The Camry was pretty cool decades ago.
The Camry we consider to the be the first-generation of Toyota’s hugely successful family sedan debuted in Japan 41 years ago today, on March 24, 1982. It almost seems like poetically tragic, seeing as how it came out yesterday that Toyota was killing off the nameplate in Japan. Toyota had big hopes for the model, built on a new front-wheel-drive chassis called the V10 internally, but the Camry never quite caught on in Japan as it did in America.

But wait, didn’t we say yesterday that the Camry had a 43-year run in Japan? That’s because the first Camry was actually an offshoot of the Celica line. The Celica Camry was based on the Carina, with which the Celica shared a platform. In essence, it was a lightly redesigned Carina sedan. It’s confusing, but it all stems from Toyota’s byzantine dealer networks.

The V10 Camry would also have a twin, called the Vista. As it happens, Toyota was also launching a new dealer network at the time called Vista, where the Vista was to be sold. The Camry would be sold at Corolla dealers, and by that we mean actual dealer chain called Corolla, where the Corolla car and the Celica were sold. Phew
Anyway, the Celica Camry was more of a placeholder, sold for an unusually short span of just two years, from 1980 to 1982. The actual V10 Camry, sans Celica prefix, and Vista followed on this day in 1982. It was the one we in America would recognize as the first generation when it came to our shores in 1983. The V10 was notable for being Toyota’s first transversely mounted front-wheel-drive car (the front-drive Tercel had debuted a few years earlier, but the engine was longitudinal). Its television commercials even made a big deal showing the engine descending into the hood sideways. Thus, the Camry became the template for all successive Camrys and much of Toyota’s modern lineup itself.

Because of its front-drive layout, the Camry boasted more interior volume than Toyota’s popular luxury sedan, the Crown (incidentally, Camry is translated from kanmuri, which means “crown” in Japanese). However, the initial Camry wasn’t a success in the Japanese market. Its styling, both interior and exterior, didn’t resonate with buyers and its cabin seemed rather cheap for Japanese tastes. Overall, customers thought it lacked cachet, something Toyota really focused on addressing on the second-gen Camry.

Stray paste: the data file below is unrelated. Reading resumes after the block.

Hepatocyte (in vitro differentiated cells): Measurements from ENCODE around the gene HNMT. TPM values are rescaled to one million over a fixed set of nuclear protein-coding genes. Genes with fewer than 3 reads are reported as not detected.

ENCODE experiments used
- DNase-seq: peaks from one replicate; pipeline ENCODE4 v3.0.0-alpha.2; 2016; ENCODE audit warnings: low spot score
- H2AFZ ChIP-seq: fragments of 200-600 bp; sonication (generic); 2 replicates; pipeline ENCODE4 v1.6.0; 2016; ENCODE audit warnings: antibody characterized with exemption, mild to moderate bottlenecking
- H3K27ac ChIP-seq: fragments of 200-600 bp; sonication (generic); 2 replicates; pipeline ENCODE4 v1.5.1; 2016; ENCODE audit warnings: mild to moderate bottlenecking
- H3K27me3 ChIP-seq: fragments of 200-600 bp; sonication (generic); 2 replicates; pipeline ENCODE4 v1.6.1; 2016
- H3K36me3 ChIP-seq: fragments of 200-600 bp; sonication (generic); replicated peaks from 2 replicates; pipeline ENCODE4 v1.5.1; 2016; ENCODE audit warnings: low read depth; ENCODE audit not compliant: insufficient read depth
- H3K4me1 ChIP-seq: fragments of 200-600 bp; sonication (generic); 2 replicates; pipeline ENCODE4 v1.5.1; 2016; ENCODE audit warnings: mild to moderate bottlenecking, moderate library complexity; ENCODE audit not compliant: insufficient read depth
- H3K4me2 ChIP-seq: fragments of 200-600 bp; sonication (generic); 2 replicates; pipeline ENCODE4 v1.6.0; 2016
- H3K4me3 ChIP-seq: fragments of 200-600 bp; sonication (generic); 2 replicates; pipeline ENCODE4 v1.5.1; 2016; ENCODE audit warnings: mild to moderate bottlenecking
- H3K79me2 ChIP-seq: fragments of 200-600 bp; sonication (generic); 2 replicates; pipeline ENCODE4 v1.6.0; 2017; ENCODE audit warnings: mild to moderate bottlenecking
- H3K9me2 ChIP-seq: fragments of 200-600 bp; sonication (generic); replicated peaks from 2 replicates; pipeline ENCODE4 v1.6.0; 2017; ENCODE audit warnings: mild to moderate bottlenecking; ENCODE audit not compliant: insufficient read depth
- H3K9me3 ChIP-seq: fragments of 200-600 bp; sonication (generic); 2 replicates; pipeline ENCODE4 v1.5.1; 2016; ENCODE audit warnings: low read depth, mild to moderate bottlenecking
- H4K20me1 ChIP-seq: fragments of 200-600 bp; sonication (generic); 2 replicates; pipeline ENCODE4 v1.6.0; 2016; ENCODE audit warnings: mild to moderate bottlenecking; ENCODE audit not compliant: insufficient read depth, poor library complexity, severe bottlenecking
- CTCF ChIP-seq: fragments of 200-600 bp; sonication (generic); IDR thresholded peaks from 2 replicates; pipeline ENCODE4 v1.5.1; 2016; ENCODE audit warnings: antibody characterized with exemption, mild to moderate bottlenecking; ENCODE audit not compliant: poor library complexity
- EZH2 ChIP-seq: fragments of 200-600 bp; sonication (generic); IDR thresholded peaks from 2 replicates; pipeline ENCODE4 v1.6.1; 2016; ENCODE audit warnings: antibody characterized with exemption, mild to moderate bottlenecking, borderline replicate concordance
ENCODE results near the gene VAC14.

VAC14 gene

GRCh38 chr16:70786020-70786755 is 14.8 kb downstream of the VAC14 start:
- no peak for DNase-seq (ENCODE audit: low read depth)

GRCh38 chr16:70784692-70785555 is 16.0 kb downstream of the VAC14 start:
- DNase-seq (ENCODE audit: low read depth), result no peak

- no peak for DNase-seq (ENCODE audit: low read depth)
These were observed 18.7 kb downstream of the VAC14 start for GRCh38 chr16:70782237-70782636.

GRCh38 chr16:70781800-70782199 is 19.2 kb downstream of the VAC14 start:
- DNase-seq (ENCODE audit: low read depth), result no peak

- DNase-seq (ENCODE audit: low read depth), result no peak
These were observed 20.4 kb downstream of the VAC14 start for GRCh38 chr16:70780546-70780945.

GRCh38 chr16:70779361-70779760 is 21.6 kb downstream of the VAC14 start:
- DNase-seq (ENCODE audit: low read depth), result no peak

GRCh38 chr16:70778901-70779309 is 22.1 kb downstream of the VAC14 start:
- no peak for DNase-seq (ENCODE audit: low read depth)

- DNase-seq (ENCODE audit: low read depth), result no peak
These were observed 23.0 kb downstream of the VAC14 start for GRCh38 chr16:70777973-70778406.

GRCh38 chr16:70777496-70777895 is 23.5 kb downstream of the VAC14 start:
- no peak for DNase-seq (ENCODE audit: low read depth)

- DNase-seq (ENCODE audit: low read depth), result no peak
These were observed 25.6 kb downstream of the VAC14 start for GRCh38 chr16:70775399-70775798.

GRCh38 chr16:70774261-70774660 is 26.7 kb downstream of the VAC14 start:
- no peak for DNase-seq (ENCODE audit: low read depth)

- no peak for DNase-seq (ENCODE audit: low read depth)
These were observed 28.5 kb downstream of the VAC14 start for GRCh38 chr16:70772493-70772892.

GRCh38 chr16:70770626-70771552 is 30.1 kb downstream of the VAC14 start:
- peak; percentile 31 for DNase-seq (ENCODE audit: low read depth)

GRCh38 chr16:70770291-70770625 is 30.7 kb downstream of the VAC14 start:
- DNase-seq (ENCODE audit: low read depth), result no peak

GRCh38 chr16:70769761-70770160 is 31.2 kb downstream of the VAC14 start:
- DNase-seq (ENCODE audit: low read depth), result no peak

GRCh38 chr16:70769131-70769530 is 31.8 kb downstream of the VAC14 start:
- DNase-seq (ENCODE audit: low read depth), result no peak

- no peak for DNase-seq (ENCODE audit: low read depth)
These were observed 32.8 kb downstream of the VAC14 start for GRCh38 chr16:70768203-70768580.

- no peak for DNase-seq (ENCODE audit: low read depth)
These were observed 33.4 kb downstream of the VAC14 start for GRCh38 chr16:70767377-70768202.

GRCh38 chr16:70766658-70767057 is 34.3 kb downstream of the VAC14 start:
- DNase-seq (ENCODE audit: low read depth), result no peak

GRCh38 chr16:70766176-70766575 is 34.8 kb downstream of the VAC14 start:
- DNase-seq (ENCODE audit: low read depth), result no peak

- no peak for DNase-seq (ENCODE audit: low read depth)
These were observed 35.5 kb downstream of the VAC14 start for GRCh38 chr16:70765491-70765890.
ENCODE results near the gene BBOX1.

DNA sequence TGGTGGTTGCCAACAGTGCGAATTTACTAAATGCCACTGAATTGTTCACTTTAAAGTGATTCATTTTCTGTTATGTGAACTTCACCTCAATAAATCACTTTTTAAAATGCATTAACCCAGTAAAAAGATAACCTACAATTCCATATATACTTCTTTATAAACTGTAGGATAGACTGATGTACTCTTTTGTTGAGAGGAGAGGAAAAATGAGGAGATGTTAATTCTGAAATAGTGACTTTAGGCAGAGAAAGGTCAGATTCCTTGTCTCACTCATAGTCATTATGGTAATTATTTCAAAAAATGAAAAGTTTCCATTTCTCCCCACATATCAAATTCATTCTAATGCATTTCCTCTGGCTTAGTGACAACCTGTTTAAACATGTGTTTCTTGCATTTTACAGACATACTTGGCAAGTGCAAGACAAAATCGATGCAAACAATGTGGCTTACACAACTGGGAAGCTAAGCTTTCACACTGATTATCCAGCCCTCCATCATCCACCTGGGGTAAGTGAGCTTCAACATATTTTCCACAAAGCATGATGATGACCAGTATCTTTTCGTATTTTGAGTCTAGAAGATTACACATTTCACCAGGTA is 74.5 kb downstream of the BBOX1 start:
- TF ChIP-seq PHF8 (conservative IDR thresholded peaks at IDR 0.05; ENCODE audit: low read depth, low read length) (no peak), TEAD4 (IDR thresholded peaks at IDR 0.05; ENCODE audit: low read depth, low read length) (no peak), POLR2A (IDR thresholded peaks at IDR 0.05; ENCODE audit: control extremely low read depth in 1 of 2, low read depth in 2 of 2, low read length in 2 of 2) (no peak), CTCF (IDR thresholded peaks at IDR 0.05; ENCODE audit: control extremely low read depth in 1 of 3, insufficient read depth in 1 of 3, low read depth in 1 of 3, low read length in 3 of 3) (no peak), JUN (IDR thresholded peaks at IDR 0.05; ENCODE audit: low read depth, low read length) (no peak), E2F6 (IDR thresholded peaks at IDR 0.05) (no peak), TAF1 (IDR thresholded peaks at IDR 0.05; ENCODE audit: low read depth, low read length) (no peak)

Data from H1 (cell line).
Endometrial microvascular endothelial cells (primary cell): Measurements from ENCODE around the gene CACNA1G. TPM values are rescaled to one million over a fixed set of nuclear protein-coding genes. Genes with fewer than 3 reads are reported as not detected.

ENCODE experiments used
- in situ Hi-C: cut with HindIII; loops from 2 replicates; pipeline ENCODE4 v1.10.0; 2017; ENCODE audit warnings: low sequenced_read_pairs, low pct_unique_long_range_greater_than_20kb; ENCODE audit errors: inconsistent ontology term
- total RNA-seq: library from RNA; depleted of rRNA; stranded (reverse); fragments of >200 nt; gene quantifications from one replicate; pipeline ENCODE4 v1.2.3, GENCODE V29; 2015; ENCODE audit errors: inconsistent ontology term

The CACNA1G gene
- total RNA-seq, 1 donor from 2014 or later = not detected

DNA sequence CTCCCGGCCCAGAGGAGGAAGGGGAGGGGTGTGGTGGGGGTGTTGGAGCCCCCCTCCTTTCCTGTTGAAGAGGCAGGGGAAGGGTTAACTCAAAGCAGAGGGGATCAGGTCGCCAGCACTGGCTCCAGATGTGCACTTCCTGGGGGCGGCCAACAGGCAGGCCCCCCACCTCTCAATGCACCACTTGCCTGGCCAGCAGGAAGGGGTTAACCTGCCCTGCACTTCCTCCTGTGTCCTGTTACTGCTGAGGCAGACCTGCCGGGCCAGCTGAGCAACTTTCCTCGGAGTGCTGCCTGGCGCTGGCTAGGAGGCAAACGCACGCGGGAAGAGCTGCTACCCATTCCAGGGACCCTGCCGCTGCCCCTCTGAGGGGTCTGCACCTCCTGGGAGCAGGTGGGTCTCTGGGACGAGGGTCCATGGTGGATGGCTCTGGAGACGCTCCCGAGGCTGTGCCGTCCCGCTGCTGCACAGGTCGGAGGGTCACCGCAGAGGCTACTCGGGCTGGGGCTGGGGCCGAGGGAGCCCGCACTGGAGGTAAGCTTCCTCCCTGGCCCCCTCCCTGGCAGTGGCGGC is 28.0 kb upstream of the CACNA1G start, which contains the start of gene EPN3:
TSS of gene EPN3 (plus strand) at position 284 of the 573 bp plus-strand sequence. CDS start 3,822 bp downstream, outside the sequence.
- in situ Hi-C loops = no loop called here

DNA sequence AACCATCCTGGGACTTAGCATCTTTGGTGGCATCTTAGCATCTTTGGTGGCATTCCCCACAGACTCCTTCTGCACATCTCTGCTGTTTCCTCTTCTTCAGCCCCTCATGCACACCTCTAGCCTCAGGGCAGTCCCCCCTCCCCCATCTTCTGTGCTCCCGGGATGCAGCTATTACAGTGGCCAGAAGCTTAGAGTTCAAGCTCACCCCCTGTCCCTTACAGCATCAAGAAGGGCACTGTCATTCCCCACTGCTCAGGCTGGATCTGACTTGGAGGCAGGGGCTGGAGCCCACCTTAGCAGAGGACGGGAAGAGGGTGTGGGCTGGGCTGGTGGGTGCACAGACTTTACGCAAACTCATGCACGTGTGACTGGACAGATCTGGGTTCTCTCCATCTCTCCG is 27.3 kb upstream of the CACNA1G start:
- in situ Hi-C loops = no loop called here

By contrast, the car became a benchmark for quality and user-friendliness in America. It replaced the rear-drive Corona and hit the market in a sweet spot that lacked any serious competition. Domestic compacts like the Ford Tempo/Mercury Topaz and Chevy Citation and Cavalier couldn’t hold a candle to the Camry, quality-wise. And with buyers still reeling from memories of the 1970s oil crises, its economical 2.0-liter single-cam four-cylinder returned by some estimates over 40 highway mpg. It would be a few years before the Camry became a best-seller in the States, but the V10 helped establish the foothold.

While the Camry continued to be sold in Japan until this year, its Japanese sales were a fraction of its US sales (1.3 million versus 13 million). It’s funny how a car so closely associated with the Toyota brand in America can be an afterthought in Japan. If anything, it proved to Toyota that different markets can have vastly different tastes, and that’s why the Camry will live on in America while it vanishes quietly into oblivion in Japan.